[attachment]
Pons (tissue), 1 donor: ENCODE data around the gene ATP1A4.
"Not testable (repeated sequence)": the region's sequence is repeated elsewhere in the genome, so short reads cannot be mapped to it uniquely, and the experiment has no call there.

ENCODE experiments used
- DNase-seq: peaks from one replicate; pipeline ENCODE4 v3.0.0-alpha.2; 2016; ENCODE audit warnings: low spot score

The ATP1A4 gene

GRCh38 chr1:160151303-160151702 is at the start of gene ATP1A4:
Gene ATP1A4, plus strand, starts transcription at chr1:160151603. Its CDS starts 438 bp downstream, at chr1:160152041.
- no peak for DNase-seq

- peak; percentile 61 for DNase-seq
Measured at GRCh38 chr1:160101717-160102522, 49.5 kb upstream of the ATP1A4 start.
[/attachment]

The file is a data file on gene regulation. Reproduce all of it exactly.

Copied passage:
Pons (tissue), 1 donor: ENCODE data around the gene ATP1A4.
"Not testable (repeated sequence)": the region's sequence is repeated elsewhere in the genome, so short reads cannot be mapped to it uniquely, and the experiment has no call there.

ENCODE experiments used
- DNase-seq: peaks from one replicate; pipeline ENCODE4 v3.0.0-alpha.2; 2016; ENCODE audit warnings: low spot score

The ATP1A4 gene

GRCh38 chr1:160151303-160151702 is at the start of gene ATP1A4:
Gene ATP1A4, plus strand, starts transcription at chr1:160151603. Its CDS starts 438 bp downstream, at chr1:160152041.
- no peak for DNase-seq

- peak; percentile 61 for DNase-seq
Measured at GRCh38 chr1:160101717-160102522, 49.5 kb upstream of the ATP1A4 start.